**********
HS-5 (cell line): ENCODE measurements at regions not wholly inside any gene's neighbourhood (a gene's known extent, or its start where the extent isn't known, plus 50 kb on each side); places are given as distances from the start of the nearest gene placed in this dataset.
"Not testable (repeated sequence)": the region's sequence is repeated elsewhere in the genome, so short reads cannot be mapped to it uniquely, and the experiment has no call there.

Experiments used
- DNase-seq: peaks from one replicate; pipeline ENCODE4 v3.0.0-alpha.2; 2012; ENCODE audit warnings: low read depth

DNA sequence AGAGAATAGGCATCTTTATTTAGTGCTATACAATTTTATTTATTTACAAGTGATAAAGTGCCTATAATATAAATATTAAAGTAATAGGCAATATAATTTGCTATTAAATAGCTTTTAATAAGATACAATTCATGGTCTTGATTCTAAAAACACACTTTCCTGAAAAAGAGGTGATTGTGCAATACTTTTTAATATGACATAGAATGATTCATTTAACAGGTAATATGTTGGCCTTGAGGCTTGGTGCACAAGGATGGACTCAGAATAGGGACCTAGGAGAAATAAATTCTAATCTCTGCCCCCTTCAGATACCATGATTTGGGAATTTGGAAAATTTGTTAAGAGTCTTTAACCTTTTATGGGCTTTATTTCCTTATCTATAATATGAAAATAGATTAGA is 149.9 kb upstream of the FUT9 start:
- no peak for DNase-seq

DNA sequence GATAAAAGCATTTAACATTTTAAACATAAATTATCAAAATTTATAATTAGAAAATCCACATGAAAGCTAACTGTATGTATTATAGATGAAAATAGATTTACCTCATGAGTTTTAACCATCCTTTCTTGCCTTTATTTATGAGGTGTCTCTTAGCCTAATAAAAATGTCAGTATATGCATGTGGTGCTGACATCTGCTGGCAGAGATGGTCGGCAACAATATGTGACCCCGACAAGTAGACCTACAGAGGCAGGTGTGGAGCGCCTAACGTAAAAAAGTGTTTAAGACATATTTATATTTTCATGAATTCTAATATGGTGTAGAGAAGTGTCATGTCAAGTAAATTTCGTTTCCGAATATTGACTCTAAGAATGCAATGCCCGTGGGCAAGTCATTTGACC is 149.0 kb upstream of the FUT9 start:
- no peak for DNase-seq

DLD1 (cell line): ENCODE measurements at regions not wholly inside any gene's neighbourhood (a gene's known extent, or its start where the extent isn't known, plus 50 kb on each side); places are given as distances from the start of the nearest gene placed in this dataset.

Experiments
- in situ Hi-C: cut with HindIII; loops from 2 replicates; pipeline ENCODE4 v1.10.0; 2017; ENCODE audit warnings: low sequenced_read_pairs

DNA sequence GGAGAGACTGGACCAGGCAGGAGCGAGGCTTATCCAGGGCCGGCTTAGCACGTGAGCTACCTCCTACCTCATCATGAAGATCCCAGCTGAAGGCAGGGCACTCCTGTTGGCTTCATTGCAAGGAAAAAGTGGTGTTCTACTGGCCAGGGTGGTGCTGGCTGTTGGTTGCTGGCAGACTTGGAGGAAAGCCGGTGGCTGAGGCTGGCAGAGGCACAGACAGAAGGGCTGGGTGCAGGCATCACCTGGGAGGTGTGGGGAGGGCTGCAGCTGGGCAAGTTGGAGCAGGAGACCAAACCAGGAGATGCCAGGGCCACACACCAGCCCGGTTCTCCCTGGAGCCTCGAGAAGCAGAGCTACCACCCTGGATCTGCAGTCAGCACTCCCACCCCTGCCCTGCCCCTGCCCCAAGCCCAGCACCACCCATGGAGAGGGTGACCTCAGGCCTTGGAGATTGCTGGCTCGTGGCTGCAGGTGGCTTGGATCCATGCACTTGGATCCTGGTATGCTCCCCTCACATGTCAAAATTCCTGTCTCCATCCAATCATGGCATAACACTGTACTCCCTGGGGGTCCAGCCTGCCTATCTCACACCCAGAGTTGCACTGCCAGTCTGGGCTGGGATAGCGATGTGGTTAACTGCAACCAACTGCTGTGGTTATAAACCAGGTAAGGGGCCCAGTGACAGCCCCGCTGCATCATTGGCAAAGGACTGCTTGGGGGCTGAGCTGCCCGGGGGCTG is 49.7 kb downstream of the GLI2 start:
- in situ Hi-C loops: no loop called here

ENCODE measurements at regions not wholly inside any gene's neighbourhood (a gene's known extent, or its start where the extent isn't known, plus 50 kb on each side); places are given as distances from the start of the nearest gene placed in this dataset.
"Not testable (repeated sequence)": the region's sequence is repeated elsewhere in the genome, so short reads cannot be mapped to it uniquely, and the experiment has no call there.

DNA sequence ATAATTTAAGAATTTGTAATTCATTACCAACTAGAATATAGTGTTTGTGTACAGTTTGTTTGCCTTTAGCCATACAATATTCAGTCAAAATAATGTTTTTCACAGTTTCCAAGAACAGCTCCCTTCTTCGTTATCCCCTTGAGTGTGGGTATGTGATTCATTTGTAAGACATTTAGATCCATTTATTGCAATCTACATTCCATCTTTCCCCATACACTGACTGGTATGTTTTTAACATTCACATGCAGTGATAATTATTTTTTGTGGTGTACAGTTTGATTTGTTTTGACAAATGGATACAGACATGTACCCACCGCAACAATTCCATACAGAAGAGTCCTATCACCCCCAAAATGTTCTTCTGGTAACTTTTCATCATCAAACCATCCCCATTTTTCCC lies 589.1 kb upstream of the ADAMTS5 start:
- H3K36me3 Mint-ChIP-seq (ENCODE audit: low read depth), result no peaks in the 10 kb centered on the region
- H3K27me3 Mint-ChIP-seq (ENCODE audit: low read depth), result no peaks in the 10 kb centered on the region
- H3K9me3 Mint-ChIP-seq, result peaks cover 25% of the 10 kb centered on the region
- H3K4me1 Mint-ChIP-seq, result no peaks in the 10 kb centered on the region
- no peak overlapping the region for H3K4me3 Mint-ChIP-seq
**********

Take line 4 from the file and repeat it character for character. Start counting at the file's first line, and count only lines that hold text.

- DNase-seq: peaks from one replicate; pipeline ENCODE4 v3.0.0-alpha.2; 2012; ENCODE audit warnings: low read depth